Increased Illegal Border Crossings a Concern in Western Balkans
Frontline police officers study the early detection of human trafficking and smuggling (FYR Macedonia)
By Katarína Lughofer
The Western Balkans emerged from the turmoil of the 1990s as a source of migrants seeking better lives in Western Europe. It then became a transit route for migrants from the Middle East, South Asia and Africa also heading towards European Union countries. In 2015 it again hit the headlines with thousands of economically hard-pressed Kosovar migrants seeking asylum in Hungary, Austria and Germany (IOM Press Briefing Notes, February 13, 2015).
But the ebb and flow of irregular migration in the region – its patterns, the pull and push factors and the availability of networks that facilitate illegal entry – continue to change. Fed by the war in Syria and lesser conflicts and economic hardship worldwide, the Western Balkan countries continue to serve as transit routes for migrants desperately trying to reach Europe.
While thousands continue to die at sea in the Mediterranean, notably between Libya and Italy, many of the migrant deaths in the Balkans – particularly in the former Yugoslav republic of Macedonia - occur on railway tracks. Smugglers tell the migrants to follow the rail tracks at night to avoid detection. Others try to hitch rides on the trains – often with fatal results.
The migration management as well as international protection concerns have prompted IOM and UNHCR to launch a Regional Initiative on Refugee Protection and International Migration in the Western Balkans to help governments in the region to develop and operationalize comprehensive national migration management and asylum systems.
Governments are facing an increase in the number of criminal organizations that facilitate smuggling of irregular migrants. The scope of their operations is also expanding as smugglers use social media and the internet to build their business.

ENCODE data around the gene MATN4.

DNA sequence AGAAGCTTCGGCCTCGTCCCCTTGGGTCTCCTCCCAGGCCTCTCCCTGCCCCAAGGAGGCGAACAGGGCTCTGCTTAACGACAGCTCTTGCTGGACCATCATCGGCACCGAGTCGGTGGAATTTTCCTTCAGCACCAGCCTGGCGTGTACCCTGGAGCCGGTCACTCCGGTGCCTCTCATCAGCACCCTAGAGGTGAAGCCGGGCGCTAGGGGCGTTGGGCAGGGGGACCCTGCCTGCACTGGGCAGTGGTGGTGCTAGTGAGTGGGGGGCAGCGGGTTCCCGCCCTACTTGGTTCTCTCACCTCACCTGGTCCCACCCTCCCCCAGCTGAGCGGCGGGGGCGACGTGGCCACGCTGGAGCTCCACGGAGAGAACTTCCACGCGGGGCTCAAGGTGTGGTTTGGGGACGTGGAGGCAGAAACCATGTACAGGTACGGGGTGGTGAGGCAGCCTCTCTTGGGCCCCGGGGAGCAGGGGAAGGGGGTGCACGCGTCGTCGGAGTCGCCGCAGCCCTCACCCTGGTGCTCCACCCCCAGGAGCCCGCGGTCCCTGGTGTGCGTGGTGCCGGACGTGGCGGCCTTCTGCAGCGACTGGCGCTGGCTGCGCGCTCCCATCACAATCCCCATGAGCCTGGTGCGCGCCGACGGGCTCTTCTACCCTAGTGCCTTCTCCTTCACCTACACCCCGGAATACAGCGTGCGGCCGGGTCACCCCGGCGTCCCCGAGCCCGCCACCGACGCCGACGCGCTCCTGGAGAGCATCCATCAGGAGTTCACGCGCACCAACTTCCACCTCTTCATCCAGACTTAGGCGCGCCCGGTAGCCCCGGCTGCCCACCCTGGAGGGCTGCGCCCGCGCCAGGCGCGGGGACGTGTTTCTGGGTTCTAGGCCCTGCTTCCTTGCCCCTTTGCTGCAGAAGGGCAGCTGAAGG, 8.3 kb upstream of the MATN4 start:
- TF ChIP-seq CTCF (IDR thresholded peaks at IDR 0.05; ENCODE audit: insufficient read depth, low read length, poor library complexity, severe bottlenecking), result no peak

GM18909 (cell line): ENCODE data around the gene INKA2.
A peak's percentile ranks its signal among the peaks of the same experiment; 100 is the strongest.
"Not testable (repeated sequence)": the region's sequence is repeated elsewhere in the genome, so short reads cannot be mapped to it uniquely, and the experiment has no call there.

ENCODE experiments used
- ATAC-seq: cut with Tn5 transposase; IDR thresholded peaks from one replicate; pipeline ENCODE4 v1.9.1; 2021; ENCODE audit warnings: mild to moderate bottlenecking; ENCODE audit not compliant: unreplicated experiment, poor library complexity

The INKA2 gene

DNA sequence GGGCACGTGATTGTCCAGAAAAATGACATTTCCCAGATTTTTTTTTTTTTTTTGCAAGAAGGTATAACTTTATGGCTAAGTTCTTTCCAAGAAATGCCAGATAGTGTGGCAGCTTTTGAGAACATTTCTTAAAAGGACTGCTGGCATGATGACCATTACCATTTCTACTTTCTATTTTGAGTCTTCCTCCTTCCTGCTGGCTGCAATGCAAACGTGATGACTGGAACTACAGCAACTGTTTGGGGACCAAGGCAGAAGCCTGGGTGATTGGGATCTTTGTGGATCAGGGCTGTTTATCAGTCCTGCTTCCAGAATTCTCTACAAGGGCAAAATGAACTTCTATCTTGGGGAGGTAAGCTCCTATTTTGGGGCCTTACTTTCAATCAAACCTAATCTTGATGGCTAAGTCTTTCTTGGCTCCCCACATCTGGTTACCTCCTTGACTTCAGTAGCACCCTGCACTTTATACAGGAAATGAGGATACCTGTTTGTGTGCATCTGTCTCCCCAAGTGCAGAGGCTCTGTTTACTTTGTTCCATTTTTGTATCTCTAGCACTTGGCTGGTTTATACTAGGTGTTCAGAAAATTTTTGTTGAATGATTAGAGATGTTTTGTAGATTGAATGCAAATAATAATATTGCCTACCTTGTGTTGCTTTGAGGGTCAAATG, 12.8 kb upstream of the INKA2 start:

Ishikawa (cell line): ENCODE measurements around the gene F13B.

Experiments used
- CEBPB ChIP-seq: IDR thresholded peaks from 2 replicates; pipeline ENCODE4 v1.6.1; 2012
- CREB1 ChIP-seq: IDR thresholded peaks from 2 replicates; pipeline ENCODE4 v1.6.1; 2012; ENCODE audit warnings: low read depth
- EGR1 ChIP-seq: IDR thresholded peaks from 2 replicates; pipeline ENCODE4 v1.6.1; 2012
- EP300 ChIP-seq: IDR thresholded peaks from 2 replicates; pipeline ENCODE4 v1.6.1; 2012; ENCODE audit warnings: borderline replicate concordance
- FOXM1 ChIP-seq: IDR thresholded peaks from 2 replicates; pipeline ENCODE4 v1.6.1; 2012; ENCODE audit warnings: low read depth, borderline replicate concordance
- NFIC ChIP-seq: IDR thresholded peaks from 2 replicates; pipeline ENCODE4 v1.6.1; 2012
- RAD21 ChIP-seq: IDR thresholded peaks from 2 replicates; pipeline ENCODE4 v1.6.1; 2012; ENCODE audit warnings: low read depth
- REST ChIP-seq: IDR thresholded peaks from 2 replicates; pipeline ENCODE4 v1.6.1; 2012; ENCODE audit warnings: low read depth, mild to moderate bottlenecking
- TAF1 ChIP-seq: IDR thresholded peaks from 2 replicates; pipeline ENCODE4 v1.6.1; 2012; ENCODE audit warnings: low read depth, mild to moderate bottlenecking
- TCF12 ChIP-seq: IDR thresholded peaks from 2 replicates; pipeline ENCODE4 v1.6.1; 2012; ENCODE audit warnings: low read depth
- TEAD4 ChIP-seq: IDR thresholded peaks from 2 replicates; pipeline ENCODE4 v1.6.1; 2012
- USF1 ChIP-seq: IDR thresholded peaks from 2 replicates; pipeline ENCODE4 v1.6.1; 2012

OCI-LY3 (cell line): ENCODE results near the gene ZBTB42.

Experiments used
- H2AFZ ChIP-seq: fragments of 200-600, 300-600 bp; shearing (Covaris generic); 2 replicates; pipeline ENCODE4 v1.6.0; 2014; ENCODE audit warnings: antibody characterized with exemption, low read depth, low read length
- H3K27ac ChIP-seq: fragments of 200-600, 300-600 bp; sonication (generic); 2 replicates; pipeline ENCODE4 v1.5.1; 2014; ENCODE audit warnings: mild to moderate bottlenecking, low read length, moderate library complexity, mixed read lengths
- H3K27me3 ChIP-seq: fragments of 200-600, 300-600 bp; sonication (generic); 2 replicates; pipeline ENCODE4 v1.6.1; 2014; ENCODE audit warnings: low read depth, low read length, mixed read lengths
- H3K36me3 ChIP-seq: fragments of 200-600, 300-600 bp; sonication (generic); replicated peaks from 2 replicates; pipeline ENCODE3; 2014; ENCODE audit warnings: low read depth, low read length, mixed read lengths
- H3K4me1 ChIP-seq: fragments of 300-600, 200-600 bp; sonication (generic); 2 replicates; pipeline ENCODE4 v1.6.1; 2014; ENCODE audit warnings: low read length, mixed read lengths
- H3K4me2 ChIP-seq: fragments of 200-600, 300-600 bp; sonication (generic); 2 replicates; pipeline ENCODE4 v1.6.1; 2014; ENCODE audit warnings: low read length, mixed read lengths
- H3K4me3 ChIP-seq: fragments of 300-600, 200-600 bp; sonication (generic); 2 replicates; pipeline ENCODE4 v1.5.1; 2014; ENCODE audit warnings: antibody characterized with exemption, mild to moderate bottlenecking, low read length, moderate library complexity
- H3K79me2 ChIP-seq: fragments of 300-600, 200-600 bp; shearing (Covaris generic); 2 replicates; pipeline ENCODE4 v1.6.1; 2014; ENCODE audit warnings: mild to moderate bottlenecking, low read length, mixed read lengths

While migrants are usually moved by public transport or in smugglers’ vehicles, porous borders are usually crossed on foot. The smugglers are rarely present, making detection and apprehension very difficult. Limited financial and human resources on the part of governments also help sophisticated smuggling networks to thrive.
Studies carried out by IOM on irregular migration in the Western Balkans, include: “Feasibility Study on Irregular Migration in Western Balkans” (2013) and “Migration Flows in Western Balkan countries: Transit, Origin and Destination, 2009-2013” (2014).
The research shows that that the number of irregular migrants from outside the region has risen steadily since 2009. The main countries of origin have been Afghanistan and Syria.
Many of the migrants are cheated by the smugglers. A migrant from West Africa told IOM that he had paid EUR 2,000 to a smuggler to get him to the European Union. But the smuggler left him stranded in Serbia.
Countries in the region have enacted legislation and introduced mechanisms to manage irregular migration flows. But these interventions have typically taken place at the national level. While they form a legal basis for migration management, cooperation at the regional level is needed in order to effectively manage irregular migration flows.
The UNHCR-IOM Regional Initiative on Refugee Protection and International Migration in the Western Balkans initiative is a step in this direction.
The initiative aims to strengthen the capacity of States to address and manage mixed movements of migrants and refugees from outside the region in a more predictable, efficient and protection-sensitive manner. It hopes to foster national and regional dialogue, and practical cooperation.
The initiative aims to establish protection-sensitive entry systems. This involves mechanisms to differentiate among various groups of people on the move; the identification of those in need of protection; and their referral to the appropriate authorities.
Irregular migration has to be placed in a broader context of trans-regional cooperation between countries of origin, transit and destination. Investigations and prosecution of smuggling networks aiming at dismantling of criminal organizations should be coupled with a rights-based approach towards migrants, ensuring the protection of their rights and the provision of targeted assistance during their journey.